'TOP GUN' RIDES A ROCKET INTO C.S.K. NATIONALS Rookie Tries to Replicate Shooting Success on Racetrack PHOENIX, Ariz. -- No rookie ever rolled into Firebird Raceway, site of this week's 21st annual Checker/Schuck's/Kragen Nationals, facing...
'TOP GUN' RIDES A ROCKET INTO C.S.K. NATIONALS
Rookie Tries to Replicate Shooting Success on Racetrack
PHOENIX, Ariz. -- No rookie ever rolled into Firebird Raceway, site of this week's 21st annual Checker/Schuck's/Kragen Nationals, facing more performance pressure than 35-year-old Robert "Top Gun" Hight.
Fortunately, few rookies ever have been better prepared for the challenge.
Although he hadn't driven competitively before his debut two weeks ago at Pomona, Calif., the new driver of the Automobile Club of Southern California Ford Mustang is not at all unaccustomed to pressure.
A world class marksman, Hight reluctantly gave up a chance to qualify for the U.S. Olympic shooting team three years ago just so he could follow is dream at John Force Racing, Inc.
"There's no way I could have done both," Hight said. "The Olympics would have taken a total commitment, 24 hours a day, seven days a week. That meant I couldn't stay in racing and that's where I want to be right now."
In fact, Hight is doing exactly what he has wanted to do ever since he first became intrigued by fast cars as a kid growing up in Alturas, Calif.
Hired in 1995 as the clutch technician on Force's Castrol GTX Funny Car, he worked in that capacity for six years, each one a championship season. He then served as manager of the JFR shop facility in Yorba Linda, Calif., for two seasons before becoming the team's official "test driver."
On most Mondays following 2004 NHRA national events, Hight could be found In the cockpit of one of the team's 7,000 horsepower Mustangs. Ultimately, he logged more than 40 runs under the watchful eye of Force and his braintrust crew chiefs Jimmy Prock, Austin Coil, Bernie Fedderly and John Medlen.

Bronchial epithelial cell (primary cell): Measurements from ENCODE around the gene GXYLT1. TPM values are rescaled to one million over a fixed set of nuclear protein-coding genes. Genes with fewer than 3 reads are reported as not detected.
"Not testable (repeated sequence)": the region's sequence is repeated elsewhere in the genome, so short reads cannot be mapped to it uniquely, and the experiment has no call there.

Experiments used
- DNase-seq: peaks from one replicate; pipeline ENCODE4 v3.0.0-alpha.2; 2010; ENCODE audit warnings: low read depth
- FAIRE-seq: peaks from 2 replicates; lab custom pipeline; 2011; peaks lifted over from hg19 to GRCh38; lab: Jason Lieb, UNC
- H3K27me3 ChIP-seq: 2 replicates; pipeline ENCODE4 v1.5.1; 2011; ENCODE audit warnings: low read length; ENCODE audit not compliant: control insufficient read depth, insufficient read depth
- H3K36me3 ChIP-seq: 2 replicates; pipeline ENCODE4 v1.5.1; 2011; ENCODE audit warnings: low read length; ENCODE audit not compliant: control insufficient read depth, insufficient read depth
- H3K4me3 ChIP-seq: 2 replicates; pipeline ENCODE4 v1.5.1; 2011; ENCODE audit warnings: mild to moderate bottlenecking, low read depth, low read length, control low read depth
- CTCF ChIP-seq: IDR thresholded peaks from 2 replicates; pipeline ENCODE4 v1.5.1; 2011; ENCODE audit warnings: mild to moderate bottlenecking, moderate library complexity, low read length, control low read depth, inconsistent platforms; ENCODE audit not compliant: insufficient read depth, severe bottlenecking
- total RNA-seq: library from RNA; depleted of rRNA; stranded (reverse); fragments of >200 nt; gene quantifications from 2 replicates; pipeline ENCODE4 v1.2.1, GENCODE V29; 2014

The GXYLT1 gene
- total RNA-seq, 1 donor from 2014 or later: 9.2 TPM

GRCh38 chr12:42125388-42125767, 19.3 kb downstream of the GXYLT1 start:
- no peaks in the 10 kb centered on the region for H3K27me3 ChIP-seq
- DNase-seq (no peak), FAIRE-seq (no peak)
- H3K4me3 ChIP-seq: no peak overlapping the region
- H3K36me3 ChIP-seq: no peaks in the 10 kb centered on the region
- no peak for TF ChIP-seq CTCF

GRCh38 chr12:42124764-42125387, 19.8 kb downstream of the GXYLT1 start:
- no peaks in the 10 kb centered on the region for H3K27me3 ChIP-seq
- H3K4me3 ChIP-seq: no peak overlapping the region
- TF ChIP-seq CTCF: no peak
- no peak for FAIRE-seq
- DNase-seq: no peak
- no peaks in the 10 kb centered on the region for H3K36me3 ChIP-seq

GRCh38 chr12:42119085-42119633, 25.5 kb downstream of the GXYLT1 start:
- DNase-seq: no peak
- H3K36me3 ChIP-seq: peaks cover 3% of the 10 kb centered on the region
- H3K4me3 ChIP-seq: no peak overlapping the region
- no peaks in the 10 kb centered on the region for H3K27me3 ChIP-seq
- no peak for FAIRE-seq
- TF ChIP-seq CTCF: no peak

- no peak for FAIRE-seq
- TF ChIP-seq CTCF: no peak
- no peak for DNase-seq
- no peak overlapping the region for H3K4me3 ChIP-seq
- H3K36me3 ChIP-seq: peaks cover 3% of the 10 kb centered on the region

That work, plus two pre-season tests, one of them at Firebird, readied Hight for the challenge of sustaining the performance of one of the most powerful race cars on the planet a Mustang that last year won the 50th anniversary Mac Tools U.S. Nationals at Indianapolis, Ind., as well as the $100,000 Skoal Showdown.
It also is the car that, in the hands of veteran Gary Densham, set the current Firebird Raceway records for quarter mile time (4.773 seconds) and speed (325.77 miles per hour).
Because of those numbers, expectations this weekend understandably are high.
Despite a misstep in the season opener (a first round loss to journeyman Bob Gilbertson), Hight believes that his year of work as the JFR "test pilot" coupled with the concentration skills and coordination that benefitted him as a shooter, give him a better than average chance to succeed on a track on which Force has won seven times in the last 11 years.
"Basically, in drag racing, you only have do something for a total of maybe two minutes," he said. "Once you start the car until you make your run, it's about two minutes. Holding focus for two minutes should be way easier than holding focus for two hours (as you must do in target shooting).
"If you just miss one time out of 200 targets in two hours (in trapshooting), it's over. Your mind can't wander for even a second. So I think that's going to help me."
Still, nothing prepared him for the sensation of racing "against" someone else.
"When there's somebody else in the other lane, that's a whole new ball game," he said. "My main thing is to have a game plan. I'm going to go through a checklist in my mind of what I'm going to do next because it doesn't come natural to me yet. I haven't made enough runs to where I can just to do it in my sleep.
"Last year, when I got to test, we were on a known surface because we had raced there all weekend. Basically, we'd go out there and it would go right down the track. I've already found out that it's not that way anymore. Now it's serious."